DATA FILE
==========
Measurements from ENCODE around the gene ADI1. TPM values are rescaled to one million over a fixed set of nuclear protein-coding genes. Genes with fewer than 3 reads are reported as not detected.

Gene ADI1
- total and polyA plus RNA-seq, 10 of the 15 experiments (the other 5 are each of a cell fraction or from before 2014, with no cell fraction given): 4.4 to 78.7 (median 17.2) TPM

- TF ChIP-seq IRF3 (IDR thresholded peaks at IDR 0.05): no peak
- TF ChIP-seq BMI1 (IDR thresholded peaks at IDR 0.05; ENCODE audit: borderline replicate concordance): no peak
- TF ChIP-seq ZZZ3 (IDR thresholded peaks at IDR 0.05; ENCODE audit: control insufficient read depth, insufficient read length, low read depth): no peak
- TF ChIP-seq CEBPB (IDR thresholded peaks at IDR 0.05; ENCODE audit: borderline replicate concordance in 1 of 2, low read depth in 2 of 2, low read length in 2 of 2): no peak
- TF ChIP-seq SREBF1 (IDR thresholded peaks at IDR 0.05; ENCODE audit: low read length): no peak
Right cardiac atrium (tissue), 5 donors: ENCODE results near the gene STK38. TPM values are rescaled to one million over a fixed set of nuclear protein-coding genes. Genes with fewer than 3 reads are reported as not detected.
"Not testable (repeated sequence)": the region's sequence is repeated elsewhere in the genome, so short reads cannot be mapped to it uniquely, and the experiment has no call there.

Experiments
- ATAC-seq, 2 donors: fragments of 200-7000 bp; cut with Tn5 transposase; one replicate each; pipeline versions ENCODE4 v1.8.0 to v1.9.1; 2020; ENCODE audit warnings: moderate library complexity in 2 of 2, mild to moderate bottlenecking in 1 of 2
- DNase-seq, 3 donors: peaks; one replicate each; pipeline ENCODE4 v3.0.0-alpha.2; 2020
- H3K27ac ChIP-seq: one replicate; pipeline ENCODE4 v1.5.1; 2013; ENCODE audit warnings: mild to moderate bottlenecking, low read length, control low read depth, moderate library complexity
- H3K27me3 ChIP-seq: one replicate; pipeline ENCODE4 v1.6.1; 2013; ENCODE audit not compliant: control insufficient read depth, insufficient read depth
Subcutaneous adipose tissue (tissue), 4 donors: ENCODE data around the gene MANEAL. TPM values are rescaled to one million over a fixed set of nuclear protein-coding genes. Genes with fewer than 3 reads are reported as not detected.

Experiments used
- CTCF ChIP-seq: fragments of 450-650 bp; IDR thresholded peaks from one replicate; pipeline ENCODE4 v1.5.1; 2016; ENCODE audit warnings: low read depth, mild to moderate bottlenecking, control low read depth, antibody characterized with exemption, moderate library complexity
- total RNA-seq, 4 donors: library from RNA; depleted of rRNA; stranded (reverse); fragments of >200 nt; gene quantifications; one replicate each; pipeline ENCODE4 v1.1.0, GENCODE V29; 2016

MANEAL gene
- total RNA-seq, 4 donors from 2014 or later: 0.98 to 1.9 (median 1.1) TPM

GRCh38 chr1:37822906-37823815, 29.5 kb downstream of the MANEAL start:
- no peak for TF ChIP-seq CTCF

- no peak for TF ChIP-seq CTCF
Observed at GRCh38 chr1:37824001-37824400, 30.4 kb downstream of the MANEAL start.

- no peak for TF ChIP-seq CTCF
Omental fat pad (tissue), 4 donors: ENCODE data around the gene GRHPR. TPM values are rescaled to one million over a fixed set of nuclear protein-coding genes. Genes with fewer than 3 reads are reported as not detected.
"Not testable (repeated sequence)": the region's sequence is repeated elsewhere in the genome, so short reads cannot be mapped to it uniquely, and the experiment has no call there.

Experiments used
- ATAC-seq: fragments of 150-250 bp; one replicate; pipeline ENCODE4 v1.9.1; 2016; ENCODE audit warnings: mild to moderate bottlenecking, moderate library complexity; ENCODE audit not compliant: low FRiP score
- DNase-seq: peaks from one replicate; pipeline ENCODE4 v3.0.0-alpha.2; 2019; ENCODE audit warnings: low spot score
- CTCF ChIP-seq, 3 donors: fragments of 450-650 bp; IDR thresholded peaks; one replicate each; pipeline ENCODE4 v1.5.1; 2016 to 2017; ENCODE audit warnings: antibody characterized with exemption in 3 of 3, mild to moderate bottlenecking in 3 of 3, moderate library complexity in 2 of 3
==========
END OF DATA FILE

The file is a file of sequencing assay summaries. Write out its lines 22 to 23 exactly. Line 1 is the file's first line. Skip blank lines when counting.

GRCh38 chr1:37822906-37823815, 29.5 kb downstream of the MANEAL start:
- no peak for TF ChIP-seq CTCF